The clinical trial journey
1: Joining a clinical trial
To apply to participate in a clinical trial, you can either enter your information on the Meridian study finder page or call the phone number referenced on the study notice or advertisement. No matter how you contact Meridian, an enrollment specialist will be available to answer questions and find the most suitable study for you.
2: After you apply
An enrollment specialist from the Meridian contact center will call you and ask a few questions about you and your medical history. This phone screening will help determine if the study is right for you. Even if this study is not a fit for you, a Meridian enrollment specialist can help you find a more appropriate study. At this time, you’ll also be able to ask questions about the study process.
3: After you’re accepted
After a successful phone screening, you will visit a Meridian clinic for a physical screening. You will need to bring identification information to confirm your identity and medical history. This is required for every study, and is for your safety.
4: Informed consent
Each study is different. The informed consent process ensures you understand what will happen in the study. You’ll learn about the product being studied, your role in the trial, potential side effects, and the number of visits required. After you fully understand your role in the study, you may sign an informed consent form. You may withdraw your consent at any time.
5: Getting screened
You will receive a physical exam that will vary depending on the study. As an added benefit of participating, you may receive specific exams or tests — the results of which may be shared with you.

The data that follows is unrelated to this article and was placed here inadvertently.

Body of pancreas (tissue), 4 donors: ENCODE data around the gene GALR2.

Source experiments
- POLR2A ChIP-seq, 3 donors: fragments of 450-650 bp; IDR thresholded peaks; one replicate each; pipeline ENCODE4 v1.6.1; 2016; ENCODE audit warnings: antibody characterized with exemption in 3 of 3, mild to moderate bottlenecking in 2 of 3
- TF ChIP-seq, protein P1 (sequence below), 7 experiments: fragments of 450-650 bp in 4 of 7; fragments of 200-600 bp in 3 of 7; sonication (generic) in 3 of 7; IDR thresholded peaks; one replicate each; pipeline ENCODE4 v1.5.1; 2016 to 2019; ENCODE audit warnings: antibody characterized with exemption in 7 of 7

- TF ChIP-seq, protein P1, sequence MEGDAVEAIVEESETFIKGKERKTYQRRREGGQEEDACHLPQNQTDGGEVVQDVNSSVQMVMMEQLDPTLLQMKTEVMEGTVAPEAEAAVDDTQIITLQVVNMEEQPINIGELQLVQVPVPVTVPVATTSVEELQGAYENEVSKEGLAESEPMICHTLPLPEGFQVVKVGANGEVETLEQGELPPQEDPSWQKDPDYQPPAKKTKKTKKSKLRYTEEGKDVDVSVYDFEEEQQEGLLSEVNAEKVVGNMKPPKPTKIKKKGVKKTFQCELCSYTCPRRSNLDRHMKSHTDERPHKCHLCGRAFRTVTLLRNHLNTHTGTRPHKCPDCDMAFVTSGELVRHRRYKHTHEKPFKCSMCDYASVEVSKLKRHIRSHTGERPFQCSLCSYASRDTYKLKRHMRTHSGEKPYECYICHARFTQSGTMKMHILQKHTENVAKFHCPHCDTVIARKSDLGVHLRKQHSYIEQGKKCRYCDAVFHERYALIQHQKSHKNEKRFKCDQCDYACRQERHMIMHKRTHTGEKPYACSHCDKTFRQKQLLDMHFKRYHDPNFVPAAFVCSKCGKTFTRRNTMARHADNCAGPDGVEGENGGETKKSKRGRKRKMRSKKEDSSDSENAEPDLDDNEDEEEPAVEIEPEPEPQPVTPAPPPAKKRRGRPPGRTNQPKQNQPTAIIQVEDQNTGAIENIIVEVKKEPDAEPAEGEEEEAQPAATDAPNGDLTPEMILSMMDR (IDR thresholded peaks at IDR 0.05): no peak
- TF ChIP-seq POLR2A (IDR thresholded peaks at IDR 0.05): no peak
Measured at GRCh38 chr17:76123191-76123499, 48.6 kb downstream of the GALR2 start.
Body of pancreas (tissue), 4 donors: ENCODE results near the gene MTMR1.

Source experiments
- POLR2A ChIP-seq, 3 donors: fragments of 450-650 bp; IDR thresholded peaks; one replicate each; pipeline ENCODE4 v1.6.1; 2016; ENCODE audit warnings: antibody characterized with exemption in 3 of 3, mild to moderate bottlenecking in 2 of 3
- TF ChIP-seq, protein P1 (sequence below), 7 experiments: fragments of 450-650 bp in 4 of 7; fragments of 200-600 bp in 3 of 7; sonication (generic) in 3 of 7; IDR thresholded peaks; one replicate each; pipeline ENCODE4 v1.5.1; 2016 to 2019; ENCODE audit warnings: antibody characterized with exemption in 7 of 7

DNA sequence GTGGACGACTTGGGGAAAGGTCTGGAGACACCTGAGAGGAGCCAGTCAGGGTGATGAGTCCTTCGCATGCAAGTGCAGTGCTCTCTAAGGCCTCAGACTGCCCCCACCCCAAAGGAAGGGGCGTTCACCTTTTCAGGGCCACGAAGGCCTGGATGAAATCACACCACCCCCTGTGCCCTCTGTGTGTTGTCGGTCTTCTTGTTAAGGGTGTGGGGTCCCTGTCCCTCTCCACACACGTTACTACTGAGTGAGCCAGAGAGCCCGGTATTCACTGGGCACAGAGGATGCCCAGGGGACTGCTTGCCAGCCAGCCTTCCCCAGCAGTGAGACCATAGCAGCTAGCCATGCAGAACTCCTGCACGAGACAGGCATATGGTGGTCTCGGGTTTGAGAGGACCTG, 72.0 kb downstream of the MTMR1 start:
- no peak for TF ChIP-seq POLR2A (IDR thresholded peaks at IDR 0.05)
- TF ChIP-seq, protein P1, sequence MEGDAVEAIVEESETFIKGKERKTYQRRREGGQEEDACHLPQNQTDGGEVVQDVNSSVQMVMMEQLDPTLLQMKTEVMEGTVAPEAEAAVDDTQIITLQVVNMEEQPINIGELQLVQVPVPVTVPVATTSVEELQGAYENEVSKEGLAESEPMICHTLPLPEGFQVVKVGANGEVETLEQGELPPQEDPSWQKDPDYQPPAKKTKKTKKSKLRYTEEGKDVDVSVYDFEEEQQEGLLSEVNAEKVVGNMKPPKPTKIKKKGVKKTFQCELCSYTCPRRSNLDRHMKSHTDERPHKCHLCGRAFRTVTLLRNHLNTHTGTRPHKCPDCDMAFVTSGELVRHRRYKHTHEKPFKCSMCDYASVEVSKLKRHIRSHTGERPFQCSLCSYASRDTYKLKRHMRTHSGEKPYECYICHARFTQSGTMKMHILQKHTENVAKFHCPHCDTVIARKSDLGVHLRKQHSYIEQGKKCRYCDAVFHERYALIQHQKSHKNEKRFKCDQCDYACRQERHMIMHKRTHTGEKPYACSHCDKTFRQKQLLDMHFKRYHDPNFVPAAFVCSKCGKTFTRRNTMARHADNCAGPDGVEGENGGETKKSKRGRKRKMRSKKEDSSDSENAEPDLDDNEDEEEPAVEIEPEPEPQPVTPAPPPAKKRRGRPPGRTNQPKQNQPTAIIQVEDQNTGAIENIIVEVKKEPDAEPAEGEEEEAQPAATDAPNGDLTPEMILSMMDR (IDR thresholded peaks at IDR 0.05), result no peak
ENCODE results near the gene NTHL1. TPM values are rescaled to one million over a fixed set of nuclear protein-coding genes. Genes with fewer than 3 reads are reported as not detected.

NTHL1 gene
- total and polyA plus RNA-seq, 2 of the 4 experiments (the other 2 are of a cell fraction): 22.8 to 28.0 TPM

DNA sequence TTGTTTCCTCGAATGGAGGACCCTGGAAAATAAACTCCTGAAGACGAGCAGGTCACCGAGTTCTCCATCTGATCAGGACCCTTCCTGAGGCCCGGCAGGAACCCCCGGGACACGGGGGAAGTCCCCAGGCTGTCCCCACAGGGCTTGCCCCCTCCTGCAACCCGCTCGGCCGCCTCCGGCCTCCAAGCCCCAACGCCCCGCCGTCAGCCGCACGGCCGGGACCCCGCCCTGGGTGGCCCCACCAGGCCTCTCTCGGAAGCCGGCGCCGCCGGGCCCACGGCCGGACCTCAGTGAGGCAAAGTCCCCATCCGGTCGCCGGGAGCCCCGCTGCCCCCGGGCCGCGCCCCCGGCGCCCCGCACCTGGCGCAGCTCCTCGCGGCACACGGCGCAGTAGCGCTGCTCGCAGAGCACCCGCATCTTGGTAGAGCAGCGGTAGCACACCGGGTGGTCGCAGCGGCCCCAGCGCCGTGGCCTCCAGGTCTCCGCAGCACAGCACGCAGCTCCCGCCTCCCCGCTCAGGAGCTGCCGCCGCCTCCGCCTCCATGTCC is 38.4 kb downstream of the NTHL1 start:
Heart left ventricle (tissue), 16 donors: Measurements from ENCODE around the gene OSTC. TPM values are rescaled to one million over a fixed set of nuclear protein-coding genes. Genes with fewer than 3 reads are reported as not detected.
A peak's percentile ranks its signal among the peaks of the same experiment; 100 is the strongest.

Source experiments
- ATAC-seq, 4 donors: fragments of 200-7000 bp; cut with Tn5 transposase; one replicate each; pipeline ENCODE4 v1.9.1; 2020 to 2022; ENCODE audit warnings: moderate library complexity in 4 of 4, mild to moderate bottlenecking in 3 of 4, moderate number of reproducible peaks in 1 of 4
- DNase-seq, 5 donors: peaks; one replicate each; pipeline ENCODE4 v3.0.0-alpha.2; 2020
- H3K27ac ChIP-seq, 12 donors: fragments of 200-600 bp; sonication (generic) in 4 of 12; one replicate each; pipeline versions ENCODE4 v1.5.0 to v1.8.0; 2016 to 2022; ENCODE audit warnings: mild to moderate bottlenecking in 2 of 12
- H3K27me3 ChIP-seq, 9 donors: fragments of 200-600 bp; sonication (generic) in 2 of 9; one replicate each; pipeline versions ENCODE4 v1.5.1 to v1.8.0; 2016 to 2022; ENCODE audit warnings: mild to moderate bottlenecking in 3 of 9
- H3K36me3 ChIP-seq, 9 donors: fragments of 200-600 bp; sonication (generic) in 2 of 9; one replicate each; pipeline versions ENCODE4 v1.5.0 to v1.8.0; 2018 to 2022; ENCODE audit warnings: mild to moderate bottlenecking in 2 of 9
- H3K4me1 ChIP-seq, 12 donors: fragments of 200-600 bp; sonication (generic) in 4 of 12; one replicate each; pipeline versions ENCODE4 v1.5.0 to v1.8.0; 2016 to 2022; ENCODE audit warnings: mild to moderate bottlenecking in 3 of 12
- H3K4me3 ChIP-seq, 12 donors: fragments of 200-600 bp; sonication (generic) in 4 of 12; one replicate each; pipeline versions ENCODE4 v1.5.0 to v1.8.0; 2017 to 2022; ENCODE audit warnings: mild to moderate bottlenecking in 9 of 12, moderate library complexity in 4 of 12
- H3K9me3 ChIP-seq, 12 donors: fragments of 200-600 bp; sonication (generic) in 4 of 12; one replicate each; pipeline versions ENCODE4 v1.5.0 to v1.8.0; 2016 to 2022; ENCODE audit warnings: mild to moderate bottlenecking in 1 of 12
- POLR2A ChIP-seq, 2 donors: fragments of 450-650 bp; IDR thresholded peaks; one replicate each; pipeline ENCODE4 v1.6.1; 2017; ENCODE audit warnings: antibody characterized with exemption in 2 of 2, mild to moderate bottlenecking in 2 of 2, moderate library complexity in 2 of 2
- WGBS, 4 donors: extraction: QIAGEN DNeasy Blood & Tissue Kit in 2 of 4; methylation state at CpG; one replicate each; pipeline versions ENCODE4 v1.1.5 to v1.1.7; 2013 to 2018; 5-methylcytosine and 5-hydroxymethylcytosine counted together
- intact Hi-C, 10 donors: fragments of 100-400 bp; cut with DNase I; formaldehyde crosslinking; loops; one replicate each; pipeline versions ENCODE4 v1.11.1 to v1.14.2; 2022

6: Medication administration
When you are given an investigational medication (or placebo), Meridian’s clinical staff will closely monitor your health. You may undergo additional tests to assess the medicine’s effect and/or to safeguard your health. Each Meridian clinic is staffed by healthcare professionals who make your safety a top priority.
8: Following up
Some studies require several visits to the clinic. You may be eligible to receive compensation for your time and travel for each visit. Any follow-up necessary for the study would be detailed in the informed consent process so you’re never surprised by what a study entails.
Clinical trials are conducted to allow safety and efficacy data to be collected for new drugs, medical devices, or treatment techniques. Depending on the type of product and the stage of its development, healthy volunteers and/or patients enroll into small pilot studies initially, followed by larger scale studies in patients that often compare the new product with the currently prescribed treatment.
As positive safety and efficacy data is gathered, more patients are typically involved. Clinical trials can vary in size from a single center in one country to multi-center mega-trials across several countries.